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Behavioral Sciences News

Public Health in Focus: Patrick Kelly, student research assistant

Each week in 2019, we're highlighting someone in the College of Public Health—students, alumni, researchers and beyond—for a feature we're calling Public Health in Focus. Click the photo for a portrait of Patrick Kelly, a senior public health major who works as a research assistant in two labs, or read on for the full interview.

Posted:  March 1, 2019

Parents with mental illness more likely to have contact with Child Protective Services, study finds

Previous research shows that contact from Child Protective Services (CPS) can have significant, long-term implications for children and their parents. Children who are involved with the child welfare system have been shown to face poorer mental health, developmental and social outcomes.

Posted:  February 28, 2019

On the News: Making successful New Year's resolutions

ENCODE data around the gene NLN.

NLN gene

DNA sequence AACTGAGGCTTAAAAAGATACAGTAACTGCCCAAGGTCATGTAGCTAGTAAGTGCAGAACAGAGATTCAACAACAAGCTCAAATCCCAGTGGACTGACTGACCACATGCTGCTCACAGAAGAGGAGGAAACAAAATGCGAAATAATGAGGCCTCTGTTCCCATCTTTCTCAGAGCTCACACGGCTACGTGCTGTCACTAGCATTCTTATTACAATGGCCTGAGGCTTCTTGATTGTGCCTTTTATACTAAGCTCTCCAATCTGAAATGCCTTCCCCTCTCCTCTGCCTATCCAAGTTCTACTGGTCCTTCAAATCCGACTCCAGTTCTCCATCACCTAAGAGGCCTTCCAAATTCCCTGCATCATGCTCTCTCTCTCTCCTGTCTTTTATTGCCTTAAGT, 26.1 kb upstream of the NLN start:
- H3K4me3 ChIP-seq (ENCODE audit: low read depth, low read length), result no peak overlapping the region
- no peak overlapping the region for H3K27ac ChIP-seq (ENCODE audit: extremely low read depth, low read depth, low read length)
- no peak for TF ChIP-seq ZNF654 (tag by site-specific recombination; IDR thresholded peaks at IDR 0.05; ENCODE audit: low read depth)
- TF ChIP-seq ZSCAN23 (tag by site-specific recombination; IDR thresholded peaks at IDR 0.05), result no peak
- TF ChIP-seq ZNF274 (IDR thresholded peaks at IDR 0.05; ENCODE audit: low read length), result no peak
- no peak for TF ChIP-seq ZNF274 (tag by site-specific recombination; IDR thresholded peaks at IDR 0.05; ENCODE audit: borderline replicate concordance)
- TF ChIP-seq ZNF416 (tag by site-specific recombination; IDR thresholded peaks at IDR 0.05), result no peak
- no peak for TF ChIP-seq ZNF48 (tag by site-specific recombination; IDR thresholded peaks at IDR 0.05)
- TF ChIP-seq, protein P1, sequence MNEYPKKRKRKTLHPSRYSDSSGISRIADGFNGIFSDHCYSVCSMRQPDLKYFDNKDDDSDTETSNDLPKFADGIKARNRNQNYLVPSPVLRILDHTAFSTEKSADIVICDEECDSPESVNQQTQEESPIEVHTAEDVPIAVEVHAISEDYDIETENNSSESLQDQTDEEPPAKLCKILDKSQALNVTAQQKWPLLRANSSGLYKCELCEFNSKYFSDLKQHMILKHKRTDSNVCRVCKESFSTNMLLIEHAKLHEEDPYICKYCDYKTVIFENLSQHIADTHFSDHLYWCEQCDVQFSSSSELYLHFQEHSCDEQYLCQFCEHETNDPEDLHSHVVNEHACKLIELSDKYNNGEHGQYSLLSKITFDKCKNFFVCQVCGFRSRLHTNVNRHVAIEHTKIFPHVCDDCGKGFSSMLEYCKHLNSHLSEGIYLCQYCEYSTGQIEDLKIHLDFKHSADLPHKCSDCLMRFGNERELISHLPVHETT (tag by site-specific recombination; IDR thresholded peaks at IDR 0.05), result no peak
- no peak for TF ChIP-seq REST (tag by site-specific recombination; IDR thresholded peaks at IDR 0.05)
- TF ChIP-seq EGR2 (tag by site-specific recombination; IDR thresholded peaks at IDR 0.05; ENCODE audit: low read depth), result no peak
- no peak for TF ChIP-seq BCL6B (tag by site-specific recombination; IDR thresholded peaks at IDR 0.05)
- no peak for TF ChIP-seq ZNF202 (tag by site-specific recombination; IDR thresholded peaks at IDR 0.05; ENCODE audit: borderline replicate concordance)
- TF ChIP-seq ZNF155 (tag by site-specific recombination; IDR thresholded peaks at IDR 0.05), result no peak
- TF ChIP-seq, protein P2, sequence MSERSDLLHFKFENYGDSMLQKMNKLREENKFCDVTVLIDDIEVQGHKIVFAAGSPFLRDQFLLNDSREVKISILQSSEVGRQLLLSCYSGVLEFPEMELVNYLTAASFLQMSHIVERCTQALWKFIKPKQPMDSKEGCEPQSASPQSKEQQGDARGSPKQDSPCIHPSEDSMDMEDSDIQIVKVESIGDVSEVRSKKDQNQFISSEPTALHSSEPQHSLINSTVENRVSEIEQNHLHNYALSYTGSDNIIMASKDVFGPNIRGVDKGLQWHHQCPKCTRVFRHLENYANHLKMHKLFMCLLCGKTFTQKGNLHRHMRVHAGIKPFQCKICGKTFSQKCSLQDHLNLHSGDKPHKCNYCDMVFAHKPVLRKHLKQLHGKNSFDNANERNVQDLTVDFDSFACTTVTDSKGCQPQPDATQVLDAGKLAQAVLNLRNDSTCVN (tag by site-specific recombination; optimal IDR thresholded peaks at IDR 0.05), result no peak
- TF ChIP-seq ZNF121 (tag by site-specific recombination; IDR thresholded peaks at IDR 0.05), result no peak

New Year ResolutionsThe start of a new year can feel like a good opportunity to reset unhealthy behaviors. But while many people will resolve to “exercise more” or “eat healthy” in the new year, evidence suggests that most will have abandoned these resolutions by early February. With the end of January 2019 nearing, we asked faculty members at the College of Public Health to weigh in on popular resolutions.

Posted:  January 30, 2019

Tripicchio named winner in first phase of challenge to prevent childhood obesity

A new project by Gina Tripicchio, assistant professor of Social and Behavioral Sciences, was selected as one of 10 winners in the first phase of the Using Technology to Prevent Childhood Obesity in Low-Income Families and Communities Challenge by the Health Resources and Services Administration's Maternal and Child Health Bureau (MCHB), an agency of the Department of Health and Human Services.

Posted:  January 17, 2019

ACS awards $1.4 million for project seeking to help patients make better decisions about tumor genetic testing

After receiving a cancer diagnosis, navigating the pathways of existing treatments can be complicated. But recently developed genetic tests for tumors have added a new layer of complexity to the cancer recovery process. Tumor genetic testing, also known as tumor genomic profiling or TGP, can help doctors find a targeted approach to treating cancerous tumors, but the testing also reveals a wealth of information about an individual’s genetic code, including what other cancers he or she is susceptible to.

Posted:  November 28, 2018

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